Nearly new buying guide: Ford Fiesta ST
Few hot hatches match the Ford Fiesta ST for fun. This latest iteration, launched in 2018, refines the juvenile thrills of the model’s heralded predecessor and gains a heightened level of performance, not to mention a significant improvement in fuel efficiency, interior quality and comfort.
Under the bonnet, a 1.5-litre turbocharged petrol engine is your only option. It is fantastic, mind you. With three cylinders and the ability to run on only two when full power isn’t a priority, it’s wonderfully economical, officially achieving a combined 40.4mpg.
More important, power is plentiful. The Fiesta ST has 197bhp on tap, which is sent to the front wheels via a joyfully slick six-speed manual gearbox. There is no automatic available. The ST will do 0-60mph in 6.5sec and go on to a top speed of 144mph.
Straight-line performance aside, how does it handle? Well, when the road or track gets twisty, this pocket rocket comes into its prime. The best way to describe it is quick and balanced. The steering, although fairly light, is very direct. Grip is strong and the car easily rotates around you, so it’s very playful, too. All this is further improved on by the ST Performance Pack.
We recommend finding an example with this fitted because, among other performance-enhancing goodies, it adds a limited-slip differential, helping the car to really cling onto the road and pull you out of corners at impressive speeds. With ST-3 models, it comes as standard from new.However, with other trims – the ST-1 (discontinued in 2019) and ST-2 (still present) – the ST Performance Pack is an optional extra.
Speaking of spec, let’s talk equipment. At no extra cost from new, STs get 17in alloy wheels, air conditioning, electrically operated and heated door mirrors, keyless start and cruise control. You’ll want to consider at least stepping up to ST-2, though, because that gets you an upgraded sound system, plus climate control and rear privacy glass. ST-3 adds 18in alloy wheels, automatic headlights and wipers, power-folding door mirrors, heated front seats, a heated steering wheel and keyless entry.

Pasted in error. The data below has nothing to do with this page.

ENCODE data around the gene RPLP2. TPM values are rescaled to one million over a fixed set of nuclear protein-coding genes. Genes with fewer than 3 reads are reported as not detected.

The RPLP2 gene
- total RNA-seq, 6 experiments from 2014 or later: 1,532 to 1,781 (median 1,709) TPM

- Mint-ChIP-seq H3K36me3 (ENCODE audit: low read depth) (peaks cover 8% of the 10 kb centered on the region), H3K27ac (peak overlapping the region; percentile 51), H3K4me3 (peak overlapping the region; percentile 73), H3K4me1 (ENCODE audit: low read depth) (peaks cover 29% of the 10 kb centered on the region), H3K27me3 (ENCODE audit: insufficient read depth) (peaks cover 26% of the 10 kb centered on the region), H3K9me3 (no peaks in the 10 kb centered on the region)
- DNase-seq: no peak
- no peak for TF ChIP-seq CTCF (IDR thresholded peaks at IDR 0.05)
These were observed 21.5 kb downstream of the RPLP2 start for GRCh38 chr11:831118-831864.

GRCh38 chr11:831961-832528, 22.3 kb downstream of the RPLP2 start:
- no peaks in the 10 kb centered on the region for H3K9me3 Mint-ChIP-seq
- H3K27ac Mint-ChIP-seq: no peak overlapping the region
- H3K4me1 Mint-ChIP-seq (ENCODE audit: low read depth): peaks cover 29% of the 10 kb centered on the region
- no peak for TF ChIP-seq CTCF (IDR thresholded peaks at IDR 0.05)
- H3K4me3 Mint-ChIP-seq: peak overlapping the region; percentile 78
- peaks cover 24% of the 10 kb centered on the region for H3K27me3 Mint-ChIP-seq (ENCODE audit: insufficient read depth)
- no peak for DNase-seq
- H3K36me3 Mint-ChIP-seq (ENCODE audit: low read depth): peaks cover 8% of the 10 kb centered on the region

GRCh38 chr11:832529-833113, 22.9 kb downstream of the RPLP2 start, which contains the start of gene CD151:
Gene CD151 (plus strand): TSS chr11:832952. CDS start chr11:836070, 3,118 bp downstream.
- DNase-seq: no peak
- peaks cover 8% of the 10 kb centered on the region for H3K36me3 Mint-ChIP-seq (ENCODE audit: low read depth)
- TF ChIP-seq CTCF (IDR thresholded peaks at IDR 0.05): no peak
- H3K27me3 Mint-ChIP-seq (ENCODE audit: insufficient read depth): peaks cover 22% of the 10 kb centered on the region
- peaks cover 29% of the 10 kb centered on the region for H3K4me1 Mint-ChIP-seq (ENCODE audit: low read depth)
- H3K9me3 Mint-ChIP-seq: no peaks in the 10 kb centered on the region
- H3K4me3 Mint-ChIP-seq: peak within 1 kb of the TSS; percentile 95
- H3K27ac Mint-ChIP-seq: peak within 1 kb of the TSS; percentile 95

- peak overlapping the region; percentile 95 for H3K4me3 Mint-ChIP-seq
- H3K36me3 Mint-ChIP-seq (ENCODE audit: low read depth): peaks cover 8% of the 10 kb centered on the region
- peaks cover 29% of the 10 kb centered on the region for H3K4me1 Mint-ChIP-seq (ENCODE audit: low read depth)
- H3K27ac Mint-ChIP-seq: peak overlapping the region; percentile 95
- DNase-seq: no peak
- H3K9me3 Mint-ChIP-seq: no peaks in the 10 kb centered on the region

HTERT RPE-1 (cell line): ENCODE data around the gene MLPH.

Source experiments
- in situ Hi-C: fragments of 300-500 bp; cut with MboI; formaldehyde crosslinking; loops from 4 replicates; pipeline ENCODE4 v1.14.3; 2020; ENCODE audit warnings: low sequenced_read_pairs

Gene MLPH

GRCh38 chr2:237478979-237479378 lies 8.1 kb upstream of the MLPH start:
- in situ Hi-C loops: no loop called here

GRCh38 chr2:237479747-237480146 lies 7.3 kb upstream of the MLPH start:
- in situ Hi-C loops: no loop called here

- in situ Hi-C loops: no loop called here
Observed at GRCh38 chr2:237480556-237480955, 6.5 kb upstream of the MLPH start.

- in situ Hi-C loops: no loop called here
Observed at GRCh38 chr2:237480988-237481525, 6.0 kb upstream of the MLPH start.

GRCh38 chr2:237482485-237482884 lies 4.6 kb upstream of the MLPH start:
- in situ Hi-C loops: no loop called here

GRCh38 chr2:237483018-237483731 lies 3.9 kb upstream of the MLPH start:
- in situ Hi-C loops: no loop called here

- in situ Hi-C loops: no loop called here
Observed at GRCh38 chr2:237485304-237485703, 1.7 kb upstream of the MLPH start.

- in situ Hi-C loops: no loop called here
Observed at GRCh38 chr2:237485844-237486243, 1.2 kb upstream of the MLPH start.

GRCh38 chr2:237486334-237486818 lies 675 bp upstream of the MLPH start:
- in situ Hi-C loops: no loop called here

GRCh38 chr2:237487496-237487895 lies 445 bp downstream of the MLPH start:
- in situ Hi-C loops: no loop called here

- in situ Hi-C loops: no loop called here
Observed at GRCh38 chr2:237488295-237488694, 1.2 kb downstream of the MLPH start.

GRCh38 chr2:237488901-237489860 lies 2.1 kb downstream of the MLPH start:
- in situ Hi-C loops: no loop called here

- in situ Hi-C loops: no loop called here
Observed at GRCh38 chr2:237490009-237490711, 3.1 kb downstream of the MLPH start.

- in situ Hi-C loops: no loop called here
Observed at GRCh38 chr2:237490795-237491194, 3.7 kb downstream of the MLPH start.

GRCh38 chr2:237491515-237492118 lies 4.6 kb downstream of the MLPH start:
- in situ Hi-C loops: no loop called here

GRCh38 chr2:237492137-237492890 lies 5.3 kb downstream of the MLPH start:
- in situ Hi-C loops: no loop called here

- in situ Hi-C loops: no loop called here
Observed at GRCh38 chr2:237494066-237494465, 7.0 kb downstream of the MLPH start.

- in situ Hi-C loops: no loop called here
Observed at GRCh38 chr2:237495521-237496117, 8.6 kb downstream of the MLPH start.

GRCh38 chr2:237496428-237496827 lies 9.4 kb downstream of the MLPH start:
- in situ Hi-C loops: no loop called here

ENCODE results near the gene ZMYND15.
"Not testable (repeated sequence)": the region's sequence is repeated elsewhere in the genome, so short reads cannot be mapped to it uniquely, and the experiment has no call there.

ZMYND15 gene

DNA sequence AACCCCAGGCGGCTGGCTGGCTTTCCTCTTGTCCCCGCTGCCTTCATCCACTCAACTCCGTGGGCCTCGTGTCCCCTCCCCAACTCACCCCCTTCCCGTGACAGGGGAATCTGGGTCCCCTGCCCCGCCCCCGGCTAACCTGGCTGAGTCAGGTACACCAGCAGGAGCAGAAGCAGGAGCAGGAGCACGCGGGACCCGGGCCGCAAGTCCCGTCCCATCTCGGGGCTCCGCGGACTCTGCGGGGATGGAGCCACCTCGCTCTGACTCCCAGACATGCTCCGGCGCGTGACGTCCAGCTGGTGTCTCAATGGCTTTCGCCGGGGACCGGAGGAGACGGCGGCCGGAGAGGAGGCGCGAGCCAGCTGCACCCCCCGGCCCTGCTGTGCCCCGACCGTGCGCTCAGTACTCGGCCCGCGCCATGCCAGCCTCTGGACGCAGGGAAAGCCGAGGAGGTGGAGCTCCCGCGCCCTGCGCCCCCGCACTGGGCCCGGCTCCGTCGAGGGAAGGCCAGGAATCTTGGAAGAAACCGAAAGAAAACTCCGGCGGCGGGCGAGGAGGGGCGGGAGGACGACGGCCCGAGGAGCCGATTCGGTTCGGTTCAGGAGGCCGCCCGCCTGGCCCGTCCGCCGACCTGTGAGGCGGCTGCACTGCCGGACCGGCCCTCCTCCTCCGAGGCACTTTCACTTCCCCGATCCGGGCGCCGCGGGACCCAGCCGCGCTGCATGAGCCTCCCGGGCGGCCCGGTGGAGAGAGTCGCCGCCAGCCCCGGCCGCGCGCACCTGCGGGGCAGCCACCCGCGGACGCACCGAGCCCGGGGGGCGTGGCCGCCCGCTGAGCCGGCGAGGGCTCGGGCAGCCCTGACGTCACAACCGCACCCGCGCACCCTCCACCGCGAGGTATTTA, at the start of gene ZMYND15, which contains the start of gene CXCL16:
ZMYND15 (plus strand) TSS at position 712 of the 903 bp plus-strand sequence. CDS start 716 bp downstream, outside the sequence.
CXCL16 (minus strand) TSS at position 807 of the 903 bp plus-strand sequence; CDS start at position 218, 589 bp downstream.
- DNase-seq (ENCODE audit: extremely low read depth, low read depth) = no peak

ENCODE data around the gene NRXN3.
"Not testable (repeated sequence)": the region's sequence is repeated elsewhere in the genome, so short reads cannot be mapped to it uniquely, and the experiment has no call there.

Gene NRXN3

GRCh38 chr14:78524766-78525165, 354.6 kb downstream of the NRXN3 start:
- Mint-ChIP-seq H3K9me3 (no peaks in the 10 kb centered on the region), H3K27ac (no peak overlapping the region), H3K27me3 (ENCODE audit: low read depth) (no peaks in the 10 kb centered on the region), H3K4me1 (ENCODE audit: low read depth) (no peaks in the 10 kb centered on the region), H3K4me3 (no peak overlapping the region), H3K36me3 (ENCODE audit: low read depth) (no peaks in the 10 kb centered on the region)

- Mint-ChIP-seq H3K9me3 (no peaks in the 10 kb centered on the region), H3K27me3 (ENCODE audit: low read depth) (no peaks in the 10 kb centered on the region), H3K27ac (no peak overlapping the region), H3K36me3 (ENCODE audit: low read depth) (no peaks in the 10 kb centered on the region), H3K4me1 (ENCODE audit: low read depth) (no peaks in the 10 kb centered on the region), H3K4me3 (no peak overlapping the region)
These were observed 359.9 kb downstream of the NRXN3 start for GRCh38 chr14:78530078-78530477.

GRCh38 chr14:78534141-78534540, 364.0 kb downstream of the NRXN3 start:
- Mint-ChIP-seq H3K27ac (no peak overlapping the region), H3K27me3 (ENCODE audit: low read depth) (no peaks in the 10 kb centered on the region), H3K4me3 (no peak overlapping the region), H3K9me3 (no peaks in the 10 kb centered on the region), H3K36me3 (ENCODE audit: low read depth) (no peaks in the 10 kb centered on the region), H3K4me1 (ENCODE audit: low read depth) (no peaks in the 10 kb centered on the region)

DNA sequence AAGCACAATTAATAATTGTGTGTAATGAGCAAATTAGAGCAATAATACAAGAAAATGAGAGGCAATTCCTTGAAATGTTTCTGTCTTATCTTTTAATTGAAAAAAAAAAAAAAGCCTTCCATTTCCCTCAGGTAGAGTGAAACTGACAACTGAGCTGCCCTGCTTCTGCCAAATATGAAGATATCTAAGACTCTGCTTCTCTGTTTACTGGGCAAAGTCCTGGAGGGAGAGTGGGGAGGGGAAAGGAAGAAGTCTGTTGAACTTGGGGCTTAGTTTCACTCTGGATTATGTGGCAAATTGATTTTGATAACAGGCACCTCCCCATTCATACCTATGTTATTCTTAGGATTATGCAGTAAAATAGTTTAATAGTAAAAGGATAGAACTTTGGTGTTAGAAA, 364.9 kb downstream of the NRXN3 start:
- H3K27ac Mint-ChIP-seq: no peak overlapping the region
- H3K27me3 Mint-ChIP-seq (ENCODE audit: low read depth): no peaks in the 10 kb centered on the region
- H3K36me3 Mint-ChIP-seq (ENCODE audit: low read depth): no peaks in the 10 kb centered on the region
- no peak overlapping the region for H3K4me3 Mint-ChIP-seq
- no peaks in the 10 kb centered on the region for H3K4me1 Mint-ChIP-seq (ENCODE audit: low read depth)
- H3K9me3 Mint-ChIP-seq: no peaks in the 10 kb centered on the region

Inside, the driver has a figure-hugging and very supportive Recaro sports seat. Visibility is good, as is interior quality. And, of course, the ST enjoys the same praiseworthy practicality and space as its standard Fiesta siblings. Ford’s Sync 3 infotainment system is also present, offering sharp-looking graphics, lots of features (including Apple CarPlay and Android Auto smartphone mirroring, a DAB radio and Bluetooth) and relatively simple menus.
On the used market, ST-1s are extremely sparse, so it’s best to look towards ST-2 examples for a starting price. The cheapest cars, from 2018/2019 with low to average mileage, are listed at around £15,000. For a 2020 model in ST-3 trim, you will need to increase your budget to £20,000, with year-old STs – and limited-edition cars – often going for more than £24,000.
Need to know
Two limited-run Fiesta STs have been launched to date. The first, released in 2019, is the ST Performance Edition. It sports lighter, 18in alloy wheels, has orange exterior paint and replaces the standard springs and dampers with adjustable coilovers. This drops the front and rear ride height by 10mm and 15mm respectively. Only 600 were produced.
The second limited-run variant is the ST Edition. It has all of the Performance Edition’s upgrades but comes in Azura Blue – a bright colour similar to the Nitrous Blue of the last Focus RS. It arrived in 2020 and just 300 came to the UK.
Reliability concerns: In the latest What Car? Reliability Survey, the current Fiesta ranked as the least reliable small car (the Fiesta ST was not included as a separate entity, but the low rating of 74.9% is still worth bearing in mind). Most of the problems experienced by owners concerned the suspension, battery, engine, steering, exhaust and interior trim. Ford, as a brand, ranked a lowly 27th out of 30 manufacturers featured in the survey.
Recalls: These aren’t specific to the ST but apply to the current Fiesta range as a whole. A total of 56,864 vehicles are said to be affected by a recall involving the model’s brake vacuum pump, which may cease to provide vacuum assistance. Should this occur, greater brake pedal pressure would be needed and stopping distances may be increased. This can be checked and fixed by a Ford dealer at no cost to owners.